Some good friends of ours have been suffering with a problem in their 4- or 5-year old Canon DSLR. It developed black spots on the pictures. Now, most of you reading this will know immediately that the cause of the problem was dust on the sensor. But they didn't know, and they had had this problem for a couple of years! They were considering buying a new camera because of it. They were otherwise perfectly satisfied with the camera. (No NAS, or CAS, afflicts them. They just want to take photos.)
A couple of evenings ago I went over to their house with my whole sensor-cleaning kit: Quasar Sensor Loupe, Rocket Blower, Arctic Butterfly, and Sensor Swabs plus Eclipse solution. I figured that considering how long those dust blobs had been there, surely it would take a wet cleaning to remove them. Once I got the camera opened up and inspected the sensor, yeah, there was a lot of dust on it, as expected. So, I first used the Rocket Blower as stage one of the cleaning process. To my surprise, it removed all but a few tiny specks of dust. Those were removed using the Arctic Butterfly. I never had to break out the wet-cleaning materials. Really, if I had just come over with nothing but the Rocket Blower, I could have cleaned it well enough to make them happy. The few tiny specks remaining wouldn't have bothered them. (My friend does know how to use the clone tool in PS Elements.)
All of that is leading up to this: Camera manufacturers do explain in the manual about cleaning with a blower. (They generally recommend that cleaning that involves contact with the sensor be left to a service shop, even though most of us ignore that recommendation.) But of course, a lot of things are explained in the manual that the average user doesn't read, or doesn't remember. So, people who aren't avid photographers don't have the tools to do the job and are leery of doing it.
I have a simple fix to suggest: DSLR manufacturers should include a small Rocket Blower with each camera kit. Not with every body, but with those body-plus-lens kits that most people get when they buy their first DSLR. Having the tool in the kit should encourage people to think of sensor cleaning as a normal maintenance activity (which it is) rather than something exotic. And the blower will be sufficient for many users for the life of the camera.
I would worry that some people shouldn't even look inside with the lens off, and lots would be afraid to.
I guess part of the problem may be where you buy the camera? I got mine at a local and well-known camera store, and they said "if you start getting specs on your photos, bring the camera back we will clean the sensor while you wait -- for free".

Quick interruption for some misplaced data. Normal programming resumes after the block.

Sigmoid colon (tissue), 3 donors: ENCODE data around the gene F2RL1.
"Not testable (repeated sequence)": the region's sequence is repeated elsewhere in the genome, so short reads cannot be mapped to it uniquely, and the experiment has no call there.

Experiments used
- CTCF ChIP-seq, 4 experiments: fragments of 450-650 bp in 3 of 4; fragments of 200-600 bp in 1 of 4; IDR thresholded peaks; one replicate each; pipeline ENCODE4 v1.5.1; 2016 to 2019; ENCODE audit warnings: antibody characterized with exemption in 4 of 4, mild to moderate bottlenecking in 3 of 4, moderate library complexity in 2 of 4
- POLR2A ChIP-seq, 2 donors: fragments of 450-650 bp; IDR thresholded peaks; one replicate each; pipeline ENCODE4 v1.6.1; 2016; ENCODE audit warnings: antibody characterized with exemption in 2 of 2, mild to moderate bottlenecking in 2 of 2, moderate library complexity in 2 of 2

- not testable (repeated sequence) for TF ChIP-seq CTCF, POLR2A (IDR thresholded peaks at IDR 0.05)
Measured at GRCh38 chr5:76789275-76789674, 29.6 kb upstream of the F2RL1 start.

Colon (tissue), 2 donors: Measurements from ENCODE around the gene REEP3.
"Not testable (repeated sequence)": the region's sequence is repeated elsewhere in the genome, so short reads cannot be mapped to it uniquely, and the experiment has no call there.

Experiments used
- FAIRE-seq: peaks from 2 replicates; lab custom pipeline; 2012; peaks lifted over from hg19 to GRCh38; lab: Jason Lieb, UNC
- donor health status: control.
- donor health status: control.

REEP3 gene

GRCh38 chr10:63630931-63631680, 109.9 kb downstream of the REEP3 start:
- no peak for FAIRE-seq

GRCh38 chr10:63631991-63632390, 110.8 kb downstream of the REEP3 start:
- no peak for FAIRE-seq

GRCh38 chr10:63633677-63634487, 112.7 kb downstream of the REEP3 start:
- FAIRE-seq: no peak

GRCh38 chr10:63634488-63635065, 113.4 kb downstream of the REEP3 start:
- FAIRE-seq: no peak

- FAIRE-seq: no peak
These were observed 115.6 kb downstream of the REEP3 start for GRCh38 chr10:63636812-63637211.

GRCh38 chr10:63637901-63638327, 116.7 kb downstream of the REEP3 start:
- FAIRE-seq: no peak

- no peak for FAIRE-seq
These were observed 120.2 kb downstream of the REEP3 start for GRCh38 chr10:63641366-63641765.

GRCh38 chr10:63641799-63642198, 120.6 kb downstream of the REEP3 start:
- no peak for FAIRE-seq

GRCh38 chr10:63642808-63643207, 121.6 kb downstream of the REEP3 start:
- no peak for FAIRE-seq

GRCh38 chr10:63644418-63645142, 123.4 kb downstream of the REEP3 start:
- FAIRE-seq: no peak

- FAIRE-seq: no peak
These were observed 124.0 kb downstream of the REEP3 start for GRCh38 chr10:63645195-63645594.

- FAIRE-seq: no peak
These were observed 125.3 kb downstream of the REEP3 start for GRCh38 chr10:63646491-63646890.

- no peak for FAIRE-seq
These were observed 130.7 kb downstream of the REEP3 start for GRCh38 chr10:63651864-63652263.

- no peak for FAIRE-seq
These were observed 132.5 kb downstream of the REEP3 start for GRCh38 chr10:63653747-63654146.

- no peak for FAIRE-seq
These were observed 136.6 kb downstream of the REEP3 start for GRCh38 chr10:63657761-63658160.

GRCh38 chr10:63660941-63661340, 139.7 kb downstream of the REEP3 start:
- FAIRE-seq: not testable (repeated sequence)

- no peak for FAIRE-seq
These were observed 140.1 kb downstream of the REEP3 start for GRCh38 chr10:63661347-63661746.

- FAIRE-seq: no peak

But I guess if you buy via mail-order or at some non-camera discount store that is not an option.
Maybe the manufacturers should not just put it in the manual, but provide a sheet of red paper that says "read this!!!"??
I think the manufacturers won't do that, although it is a commendable idea. I believe that they wouldn't on strictly a cost basis.
I also think, for the casual photographer, there will be less and less need for them to buy a DSLR. I could see myself getting by for a lot of shooting with friends, vacation, etc, with a Canon G1-X and it's 28-112mm equivalent focal length.
"Sawed that board three times and it is still too short... "
Back in the days of film you could buy cameras in kits that included a blower brush - it was quite common; you would get camera + 50mm lens, blower brush, lens tissues and possibly a bag of some sort. My first Nikon (an FG) came like this with the MDE drive and SB-15 speedlight. SO including cleaning gear has been done - wonder why they don't change it now for a rocket blower...
I was trained by experts about 4 years ago how to dust and wet clean a sensor with Visible Dust, Arctic butterfly, wet cleaners and the illuminated loupe. I have cleaned dozens of folks cameras both for dust and more stubborn spots. All that said a dSLR is an expensive purchase and I agree more fuss should be made about "the best way to change a lens", "using a rocket blower" and most of all the "clean sensor on start up - shut down" or both on the menu option. Also and one thing that's often forgotten "regularly vacuum out the camera bags".